With 2,476 sales outlets and over 85,000 employees, Coop is a large and highly distributed organisation. With the retail industry being a significant target for cybercriminals*, Coop decided that perimeter defences alone are insufficient to safeguard customer information, internal systems and point of sale systems. As a result, Coop set out to find technology that would enable them to detect and respond to cyber attacks in real time and prevent or significantly mitigate the impact of a data breach.

Coop identified significant economic and security gains resulting from the introduction of AI security automation. After evaluating multiple solutions, it turned to Vectra and its Cognito AI platform to help them detect cyber attacks in real time and speed response by augmenting their security operations team.

Cognito detects both known and unknown threats through the analysis of malicious attacker behaviours, rather than simple signature profiling of exiting threats. It will augment the Coop cybersecurity analysts by rapidly detecting, triaging and correlating threats to uncover in-progress cyber attacks before they become critical security incidents. Cognito detects threats created by malware, ransomware, advanced attackers abusing credentials and rogue insiders, regardless of the device or software used, and at a speed and scale humans alone cannot match.

"Enterprises like Coop are under immense pressure to reduce the time to detect and respond to attacks," said Gerard Bauer, vice president of EMEA at Vectra. "Security teams are overwhelmed with the manual task of triaging and correlating security events and struggle to fill open cybersecurity jobs. The Cognito AI platform automates threat hunting, triage and correlation for the Coop security team, and prioritises threats based on risk level so they can respond immediately. Cognito has reduced the security operations workload for enterprises by 168x**, shortening incident response from days to minutes."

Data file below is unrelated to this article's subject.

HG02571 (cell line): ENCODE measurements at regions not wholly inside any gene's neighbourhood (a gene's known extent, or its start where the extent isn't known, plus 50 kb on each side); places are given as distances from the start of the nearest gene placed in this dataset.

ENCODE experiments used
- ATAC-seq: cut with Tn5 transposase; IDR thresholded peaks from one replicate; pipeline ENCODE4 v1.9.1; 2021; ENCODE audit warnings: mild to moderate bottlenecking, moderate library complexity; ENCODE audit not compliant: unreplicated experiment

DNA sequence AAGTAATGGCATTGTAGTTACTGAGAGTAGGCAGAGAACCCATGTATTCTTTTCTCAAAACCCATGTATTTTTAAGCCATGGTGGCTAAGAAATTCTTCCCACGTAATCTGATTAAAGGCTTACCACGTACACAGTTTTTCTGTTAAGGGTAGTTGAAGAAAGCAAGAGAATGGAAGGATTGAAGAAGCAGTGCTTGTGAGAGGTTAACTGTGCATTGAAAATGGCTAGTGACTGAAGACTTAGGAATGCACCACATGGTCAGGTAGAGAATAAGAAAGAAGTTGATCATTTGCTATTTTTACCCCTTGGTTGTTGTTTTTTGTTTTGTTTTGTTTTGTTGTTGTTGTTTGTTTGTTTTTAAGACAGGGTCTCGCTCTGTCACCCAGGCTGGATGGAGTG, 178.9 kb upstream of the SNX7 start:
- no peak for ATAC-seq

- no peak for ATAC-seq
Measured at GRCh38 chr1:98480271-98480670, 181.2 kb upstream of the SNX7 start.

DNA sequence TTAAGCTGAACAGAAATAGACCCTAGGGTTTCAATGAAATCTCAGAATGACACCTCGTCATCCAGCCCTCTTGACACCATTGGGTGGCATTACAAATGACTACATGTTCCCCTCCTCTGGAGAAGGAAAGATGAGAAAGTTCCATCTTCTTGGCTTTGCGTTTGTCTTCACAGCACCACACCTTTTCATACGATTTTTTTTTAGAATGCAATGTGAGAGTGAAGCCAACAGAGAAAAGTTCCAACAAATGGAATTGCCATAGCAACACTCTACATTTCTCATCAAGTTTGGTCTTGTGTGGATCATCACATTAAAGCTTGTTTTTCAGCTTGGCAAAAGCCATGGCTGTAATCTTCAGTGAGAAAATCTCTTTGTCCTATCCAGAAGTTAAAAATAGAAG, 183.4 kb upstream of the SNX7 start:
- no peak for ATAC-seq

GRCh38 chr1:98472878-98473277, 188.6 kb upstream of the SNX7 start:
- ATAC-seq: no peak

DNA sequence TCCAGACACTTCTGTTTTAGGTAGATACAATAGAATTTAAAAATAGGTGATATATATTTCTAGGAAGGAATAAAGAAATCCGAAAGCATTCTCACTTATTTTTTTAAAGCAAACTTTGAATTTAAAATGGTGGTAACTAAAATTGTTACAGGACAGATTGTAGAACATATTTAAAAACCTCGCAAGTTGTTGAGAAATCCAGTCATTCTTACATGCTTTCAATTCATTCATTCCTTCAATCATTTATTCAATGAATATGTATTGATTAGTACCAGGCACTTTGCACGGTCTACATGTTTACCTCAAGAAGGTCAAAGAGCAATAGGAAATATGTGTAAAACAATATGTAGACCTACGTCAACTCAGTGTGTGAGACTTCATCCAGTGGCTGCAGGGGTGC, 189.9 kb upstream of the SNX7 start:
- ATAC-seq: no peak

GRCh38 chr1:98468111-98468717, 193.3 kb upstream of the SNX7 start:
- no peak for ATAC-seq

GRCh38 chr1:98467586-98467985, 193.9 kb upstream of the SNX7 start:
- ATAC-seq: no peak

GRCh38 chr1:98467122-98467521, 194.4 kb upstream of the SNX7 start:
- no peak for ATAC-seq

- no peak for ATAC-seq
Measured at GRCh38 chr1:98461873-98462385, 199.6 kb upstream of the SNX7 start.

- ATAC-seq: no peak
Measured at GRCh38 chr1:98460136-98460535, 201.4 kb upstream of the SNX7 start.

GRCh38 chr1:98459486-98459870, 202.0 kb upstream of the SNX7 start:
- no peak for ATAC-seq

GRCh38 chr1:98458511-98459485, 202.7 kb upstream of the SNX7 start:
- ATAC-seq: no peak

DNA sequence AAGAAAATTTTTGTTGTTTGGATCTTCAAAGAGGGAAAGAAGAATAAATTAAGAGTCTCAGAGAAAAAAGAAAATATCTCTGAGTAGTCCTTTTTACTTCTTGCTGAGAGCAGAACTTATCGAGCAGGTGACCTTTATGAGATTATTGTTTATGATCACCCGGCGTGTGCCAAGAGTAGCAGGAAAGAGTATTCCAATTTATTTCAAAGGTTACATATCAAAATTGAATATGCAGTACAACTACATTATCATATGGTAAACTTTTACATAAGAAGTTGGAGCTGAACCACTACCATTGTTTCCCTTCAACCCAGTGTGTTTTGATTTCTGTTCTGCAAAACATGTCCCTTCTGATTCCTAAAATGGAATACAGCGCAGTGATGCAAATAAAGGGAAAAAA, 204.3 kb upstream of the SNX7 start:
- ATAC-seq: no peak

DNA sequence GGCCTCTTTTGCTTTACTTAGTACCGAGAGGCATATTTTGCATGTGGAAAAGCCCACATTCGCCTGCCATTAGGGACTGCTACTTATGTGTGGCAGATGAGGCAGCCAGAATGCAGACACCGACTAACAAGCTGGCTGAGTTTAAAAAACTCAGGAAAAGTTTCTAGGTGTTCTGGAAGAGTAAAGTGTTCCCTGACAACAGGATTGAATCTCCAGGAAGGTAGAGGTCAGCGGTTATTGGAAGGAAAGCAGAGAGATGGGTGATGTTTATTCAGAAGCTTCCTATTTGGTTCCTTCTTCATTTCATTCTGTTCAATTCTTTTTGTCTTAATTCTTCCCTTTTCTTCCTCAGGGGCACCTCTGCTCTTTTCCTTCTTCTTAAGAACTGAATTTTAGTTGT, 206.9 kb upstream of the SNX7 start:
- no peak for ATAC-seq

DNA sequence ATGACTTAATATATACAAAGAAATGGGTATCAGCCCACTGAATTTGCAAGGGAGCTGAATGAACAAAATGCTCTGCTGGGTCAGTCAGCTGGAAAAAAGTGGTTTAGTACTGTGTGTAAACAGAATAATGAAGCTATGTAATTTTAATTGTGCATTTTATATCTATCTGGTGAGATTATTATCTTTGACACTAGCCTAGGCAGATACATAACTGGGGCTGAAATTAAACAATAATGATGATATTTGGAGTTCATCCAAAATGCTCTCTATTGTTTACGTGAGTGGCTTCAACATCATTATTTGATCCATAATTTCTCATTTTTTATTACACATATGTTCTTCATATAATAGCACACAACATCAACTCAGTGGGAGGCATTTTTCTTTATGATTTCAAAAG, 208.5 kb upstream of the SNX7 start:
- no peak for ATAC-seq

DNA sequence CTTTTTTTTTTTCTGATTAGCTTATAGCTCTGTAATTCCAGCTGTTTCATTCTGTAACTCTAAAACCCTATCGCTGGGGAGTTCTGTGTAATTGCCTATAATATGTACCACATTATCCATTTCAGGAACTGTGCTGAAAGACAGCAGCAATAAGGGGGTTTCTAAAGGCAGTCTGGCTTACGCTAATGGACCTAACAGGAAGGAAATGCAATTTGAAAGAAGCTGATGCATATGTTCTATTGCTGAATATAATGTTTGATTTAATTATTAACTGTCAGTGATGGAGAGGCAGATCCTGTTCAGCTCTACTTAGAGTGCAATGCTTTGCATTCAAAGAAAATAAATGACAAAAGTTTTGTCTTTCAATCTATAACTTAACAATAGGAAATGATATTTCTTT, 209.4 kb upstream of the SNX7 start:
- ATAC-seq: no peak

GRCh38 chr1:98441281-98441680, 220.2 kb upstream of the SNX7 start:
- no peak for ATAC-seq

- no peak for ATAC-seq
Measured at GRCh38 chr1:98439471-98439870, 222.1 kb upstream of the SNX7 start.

To learn more about the Cognito platform, and how it combines machine learning and behavioural analytics to hunt ongoing threats, visit https://vectra.ai/cognito.

About Vectra
Vectra® is transforming cybersecurity with AI. Its Cognito platform automates cyber attack detection and response from data centre and cloud workloads to user and IoT devices. Cognito correlates threats, prioritises hosts based on risk and provides rich context to empower response with existing security systems, reducing security operations workload by 168x. Vectra was named "Most Innovative Emerging Company" in the Dark Reading Best of Black Hat Awards. InformationWeek also named Vectra one of the Top 125 companies to watch in 2016. Vectra has been issued 5 U.S. patents with 14 additional patents pending for cybersecurity applications of machine learning and artificial intelligence. Vectra investors include Khosla Ventures, Accel Partners, IA Ventures, AME Cloud Ventures and DAG Ventures. The company is headquartered in San Jose, Calif. and has European regional headquarters in Zurich, Switzerland. For more information, visit https://vectra.ai.